It’s almost an aside in debates about Nokia these days, but the company is also a leader in digital mapping, thanks to their acquisition of Navteq (also back in 2007, when times were good), so if you happen to think that Navteq (which collects and supplies the back-end mapping geodata that many products rely on) is still worth the $8 billion that Nokia paid for them … well, that’s now half of Nokia’s market cap. And Nokia says the Navteq division is not currently profitable thanks to high operating costs, though it’s also their highest margin business by far if you just look at gross profit.
If you’re looking for a catalyst in the next 90 days I think it’s going to have to be that either the sales and earnings turn out much better than expected in the current quarter (which will be announced on October 20) — and I mean MUCH better — or the world is going to have to be enthused by Sea Ray, which will have to make a big splash before Christmas. Either that, or Microsoft buys them out for some reason (boredom?), though they’ve got Nokia doing just what they want already so I don’t imagine MSFT is all that interested in an acquisition.
If you want to see Leong’s reasoning for the possible catalysts spelled out, the stuff about China partners, refocusing on operator relationships, and the Barcelona Mobile trade show is all in this article, too.
If analysts are right about 2011 and 2012 — and since Nokia itself is essentially saying that their guidance is worthless now, that’s a big IF — then the shares trade at about 18X 2011 earnings and 16X 2012 earnings, with revenue projected to be flat over the next year or so. They have lots of cash, with a net cash position of about $5 billion out of their $21 billion market cap … and even if the company is slowly dying, which we won’t really know until we see it in the mirror, it’s possible that the death, if it takes long enough, will be lucrative — they still churn out a lot of free cash, and they pay a huge dividend that’s now over 8% (not because they’ve raised the dividend, but because the share price has fallen so far). The stock has come down far enough this Summer that there are now some fans in the analyst community, though Nokia probably still has to battle it out with Research in Motion (RIMM) for the title of “most hated cellphone company” among individual investors.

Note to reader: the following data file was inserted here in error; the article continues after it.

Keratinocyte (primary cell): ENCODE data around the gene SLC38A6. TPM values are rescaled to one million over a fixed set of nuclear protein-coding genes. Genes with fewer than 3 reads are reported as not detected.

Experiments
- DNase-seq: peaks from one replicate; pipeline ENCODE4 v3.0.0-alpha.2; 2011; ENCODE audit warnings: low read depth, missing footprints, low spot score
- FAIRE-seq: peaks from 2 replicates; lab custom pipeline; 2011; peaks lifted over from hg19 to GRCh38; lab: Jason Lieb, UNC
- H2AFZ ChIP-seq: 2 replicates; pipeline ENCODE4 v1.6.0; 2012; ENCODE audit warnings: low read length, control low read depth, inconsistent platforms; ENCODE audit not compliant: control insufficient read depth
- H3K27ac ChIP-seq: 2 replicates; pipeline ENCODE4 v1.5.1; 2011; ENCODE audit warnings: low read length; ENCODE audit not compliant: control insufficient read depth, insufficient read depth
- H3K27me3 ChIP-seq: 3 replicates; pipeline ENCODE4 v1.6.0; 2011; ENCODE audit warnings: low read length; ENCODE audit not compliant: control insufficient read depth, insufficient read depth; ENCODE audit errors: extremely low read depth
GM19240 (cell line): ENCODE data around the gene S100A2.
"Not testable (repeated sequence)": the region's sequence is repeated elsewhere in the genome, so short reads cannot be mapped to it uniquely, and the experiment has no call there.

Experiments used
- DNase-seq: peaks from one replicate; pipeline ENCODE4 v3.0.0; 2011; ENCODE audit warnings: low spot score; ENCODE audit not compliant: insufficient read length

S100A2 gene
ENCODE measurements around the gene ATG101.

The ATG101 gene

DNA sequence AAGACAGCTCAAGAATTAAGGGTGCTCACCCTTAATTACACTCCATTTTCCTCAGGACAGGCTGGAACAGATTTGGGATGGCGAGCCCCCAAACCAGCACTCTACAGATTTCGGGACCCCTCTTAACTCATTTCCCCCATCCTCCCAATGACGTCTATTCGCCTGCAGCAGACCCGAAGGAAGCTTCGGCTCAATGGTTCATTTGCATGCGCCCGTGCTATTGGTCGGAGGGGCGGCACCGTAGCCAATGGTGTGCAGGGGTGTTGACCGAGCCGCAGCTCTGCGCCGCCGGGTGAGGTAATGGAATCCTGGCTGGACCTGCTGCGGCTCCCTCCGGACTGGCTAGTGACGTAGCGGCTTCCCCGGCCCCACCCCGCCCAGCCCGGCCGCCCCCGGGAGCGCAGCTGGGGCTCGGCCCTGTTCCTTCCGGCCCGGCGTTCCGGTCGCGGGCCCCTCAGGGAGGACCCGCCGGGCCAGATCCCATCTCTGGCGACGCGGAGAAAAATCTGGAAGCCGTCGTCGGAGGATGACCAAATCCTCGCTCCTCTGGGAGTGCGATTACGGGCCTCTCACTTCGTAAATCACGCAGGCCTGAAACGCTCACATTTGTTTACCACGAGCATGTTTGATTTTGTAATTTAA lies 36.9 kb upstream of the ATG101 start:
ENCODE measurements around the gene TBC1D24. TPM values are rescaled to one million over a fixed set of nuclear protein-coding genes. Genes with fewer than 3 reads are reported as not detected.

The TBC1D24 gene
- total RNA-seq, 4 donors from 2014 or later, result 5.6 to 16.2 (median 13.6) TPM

I can’t say that the phones from either company fill me with joy, but both will probably be around and building phones in a few years unless they become the target of a surprise acquisition — investors are often quick to pronounce companies “dead” because of weak products or falling market share even if they continue to churn out cash, but sometimes these contrarian bets represent really strong opportunities if the company isn’t quite as sick as the news indicates. It’s worth noting that though both of these high-profile weak mobile phone companies can get value investors excited with their low price/book ratios (both RIMM and NOK are well under 2) and great balance sheets (RIMM has a couple billion in net cash, too), RIMM is smaller and is dramatically cheaper than Nokia based on earnings, with forward and trailing PE ratios around 5 … though it doesn’t pay a dividend. Both companies obviously need good new products (Nokia’s betting on windows, RIMM is betting on it’s own new smartphone operating system that’s now due early next year), but both are also selling a whole lot of phones and are unloved by investors… and Nokia also has the dubious hurdle to clear that it effectively lost the US market for even basic phones years ago, so most US investors never see one of their devices.
If you’d like more info, Nokia is covered extensively by the financial press so it’s not hard to come by opinions — Trefis thinks it’s worth a little less than $7 and compares their performance to watching a horror movie, Morningstar thinks it’s worth $13, RBC recently upped their price target to $9, and if you want a longer form look at Nokia’s turnaround BusinessWeek ran a great article on new CEO Stephen Elop and Nokia’s “rebound” efforts back in June.
But it’s your money — what do you think? Is Nokia cheap enough to buy now? Ready to bet on the rebound and collect that dividend, or do you think we haven’t yet hit the ground on the way down (or think the dividend will be history soon)? Let us know with a comment below.